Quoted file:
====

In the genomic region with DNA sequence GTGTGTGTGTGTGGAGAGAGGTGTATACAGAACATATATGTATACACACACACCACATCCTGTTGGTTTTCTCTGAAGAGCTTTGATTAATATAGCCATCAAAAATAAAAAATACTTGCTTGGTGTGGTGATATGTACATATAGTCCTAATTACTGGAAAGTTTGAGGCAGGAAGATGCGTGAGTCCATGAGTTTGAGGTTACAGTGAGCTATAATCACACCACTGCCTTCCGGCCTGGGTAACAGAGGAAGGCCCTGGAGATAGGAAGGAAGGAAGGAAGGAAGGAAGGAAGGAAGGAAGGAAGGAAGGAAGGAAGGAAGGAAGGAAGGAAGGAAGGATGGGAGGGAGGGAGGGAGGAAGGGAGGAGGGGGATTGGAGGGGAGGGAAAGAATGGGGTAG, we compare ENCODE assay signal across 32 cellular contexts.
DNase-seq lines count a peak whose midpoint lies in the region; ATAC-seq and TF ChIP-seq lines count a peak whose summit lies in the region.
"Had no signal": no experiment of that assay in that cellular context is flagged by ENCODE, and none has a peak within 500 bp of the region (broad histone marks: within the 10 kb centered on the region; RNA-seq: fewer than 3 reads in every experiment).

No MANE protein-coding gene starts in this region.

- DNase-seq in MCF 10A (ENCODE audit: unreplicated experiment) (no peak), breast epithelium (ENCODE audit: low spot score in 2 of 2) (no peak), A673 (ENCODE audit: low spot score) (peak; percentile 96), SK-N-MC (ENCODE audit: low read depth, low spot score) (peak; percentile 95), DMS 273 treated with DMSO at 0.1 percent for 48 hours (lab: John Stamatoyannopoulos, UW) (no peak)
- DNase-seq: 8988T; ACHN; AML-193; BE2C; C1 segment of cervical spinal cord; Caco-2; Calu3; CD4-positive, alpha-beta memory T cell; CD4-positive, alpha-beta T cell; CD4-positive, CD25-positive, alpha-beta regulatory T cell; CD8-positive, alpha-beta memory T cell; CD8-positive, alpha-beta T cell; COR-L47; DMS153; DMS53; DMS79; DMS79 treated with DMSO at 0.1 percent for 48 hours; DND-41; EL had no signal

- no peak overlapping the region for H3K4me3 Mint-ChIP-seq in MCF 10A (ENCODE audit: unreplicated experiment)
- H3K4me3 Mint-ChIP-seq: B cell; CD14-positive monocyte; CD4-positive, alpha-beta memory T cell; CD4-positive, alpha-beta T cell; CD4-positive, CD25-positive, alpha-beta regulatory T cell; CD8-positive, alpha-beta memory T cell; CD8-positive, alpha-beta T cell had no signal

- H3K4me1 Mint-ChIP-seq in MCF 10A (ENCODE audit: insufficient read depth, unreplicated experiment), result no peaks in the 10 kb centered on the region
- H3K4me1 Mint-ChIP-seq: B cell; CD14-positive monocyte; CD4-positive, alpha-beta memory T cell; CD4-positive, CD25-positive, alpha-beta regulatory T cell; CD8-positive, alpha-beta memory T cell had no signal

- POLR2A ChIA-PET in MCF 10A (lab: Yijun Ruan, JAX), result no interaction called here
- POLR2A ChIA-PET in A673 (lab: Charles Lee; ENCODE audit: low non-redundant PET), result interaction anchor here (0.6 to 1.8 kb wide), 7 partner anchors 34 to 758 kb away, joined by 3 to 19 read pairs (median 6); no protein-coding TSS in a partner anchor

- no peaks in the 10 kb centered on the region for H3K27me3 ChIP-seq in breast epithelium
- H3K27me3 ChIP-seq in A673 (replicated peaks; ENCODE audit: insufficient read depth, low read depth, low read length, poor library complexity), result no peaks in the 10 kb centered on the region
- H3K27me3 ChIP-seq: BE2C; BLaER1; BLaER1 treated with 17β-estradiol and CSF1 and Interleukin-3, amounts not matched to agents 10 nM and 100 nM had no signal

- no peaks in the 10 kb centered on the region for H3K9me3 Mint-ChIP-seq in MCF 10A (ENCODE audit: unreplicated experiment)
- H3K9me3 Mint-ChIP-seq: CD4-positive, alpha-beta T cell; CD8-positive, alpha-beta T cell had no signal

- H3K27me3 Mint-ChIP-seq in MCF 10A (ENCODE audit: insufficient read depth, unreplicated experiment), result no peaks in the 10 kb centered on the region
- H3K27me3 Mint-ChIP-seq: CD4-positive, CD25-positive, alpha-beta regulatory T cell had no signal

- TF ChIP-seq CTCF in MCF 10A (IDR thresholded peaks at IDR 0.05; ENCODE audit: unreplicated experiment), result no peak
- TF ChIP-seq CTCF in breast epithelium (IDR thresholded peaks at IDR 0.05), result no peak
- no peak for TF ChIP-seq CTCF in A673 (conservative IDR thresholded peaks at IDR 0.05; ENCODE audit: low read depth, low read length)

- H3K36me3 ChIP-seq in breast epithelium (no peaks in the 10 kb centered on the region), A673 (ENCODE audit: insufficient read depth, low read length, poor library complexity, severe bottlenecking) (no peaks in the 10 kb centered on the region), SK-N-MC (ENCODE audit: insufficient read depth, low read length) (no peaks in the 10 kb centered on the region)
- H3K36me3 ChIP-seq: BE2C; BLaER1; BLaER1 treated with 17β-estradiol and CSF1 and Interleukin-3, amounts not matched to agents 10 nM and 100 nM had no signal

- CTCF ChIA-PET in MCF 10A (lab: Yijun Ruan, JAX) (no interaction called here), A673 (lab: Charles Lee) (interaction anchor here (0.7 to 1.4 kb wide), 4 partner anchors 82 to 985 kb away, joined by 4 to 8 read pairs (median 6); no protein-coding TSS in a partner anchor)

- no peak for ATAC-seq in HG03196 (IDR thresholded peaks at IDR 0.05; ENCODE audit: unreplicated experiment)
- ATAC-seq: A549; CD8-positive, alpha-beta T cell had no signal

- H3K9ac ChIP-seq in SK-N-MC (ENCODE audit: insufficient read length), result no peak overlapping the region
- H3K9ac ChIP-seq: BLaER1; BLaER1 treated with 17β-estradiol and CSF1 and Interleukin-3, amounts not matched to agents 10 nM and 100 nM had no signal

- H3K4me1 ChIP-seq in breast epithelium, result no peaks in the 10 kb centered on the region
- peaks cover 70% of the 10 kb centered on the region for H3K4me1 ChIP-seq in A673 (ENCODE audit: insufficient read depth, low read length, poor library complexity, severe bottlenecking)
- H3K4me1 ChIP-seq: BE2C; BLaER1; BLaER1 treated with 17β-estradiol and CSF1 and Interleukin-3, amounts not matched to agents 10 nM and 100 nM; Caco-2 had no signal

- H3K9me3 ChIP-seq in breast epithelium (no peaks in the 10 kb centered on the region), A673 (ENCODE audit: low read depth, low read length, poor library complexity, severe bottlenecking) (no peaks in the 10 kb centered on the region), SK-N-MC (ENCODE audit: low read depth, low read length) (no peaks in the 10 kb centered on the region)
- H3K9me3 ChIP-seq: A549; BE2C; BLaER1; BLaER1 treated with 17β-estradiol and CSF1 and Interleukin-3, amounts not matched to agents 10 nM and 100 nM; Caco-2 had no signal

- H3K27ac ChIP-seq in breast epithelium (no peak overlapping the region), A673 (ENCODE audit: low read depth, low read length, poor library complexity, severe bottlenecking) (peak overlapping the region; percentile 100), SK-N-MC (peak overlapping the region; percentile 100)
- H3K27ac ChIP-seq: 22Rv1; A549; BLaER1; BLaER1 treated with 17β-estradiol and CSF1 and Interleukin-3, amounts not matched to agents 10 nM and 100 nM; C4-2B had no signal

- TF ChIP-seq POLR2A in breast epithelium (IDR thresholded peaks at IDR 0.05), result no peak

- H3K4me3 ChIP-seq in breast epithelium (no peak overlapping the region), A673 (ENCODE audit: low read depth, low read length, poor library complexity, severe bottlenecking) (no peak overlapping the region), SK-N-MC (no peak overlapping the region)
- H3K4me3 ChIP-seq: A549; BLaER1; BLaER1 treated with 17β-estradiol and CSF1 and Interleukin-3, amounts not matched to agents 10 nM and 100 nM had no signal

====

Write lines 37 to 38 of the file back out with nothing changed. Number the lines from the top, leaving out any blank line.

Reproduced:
- TF ChIP-seq POLR2A in breast epithelium (IDR thresholded peaks at IDR 0.05), result no peak

- H3K4me3 ChIP-seq in breast epithelium (no peak overlapping the region), A673 (ENCODE audit: low read depth, low read length, poor library complexity, severe bottlenecking) (no peak overlapping the region), SK-N-MC (no peak overlapping the region)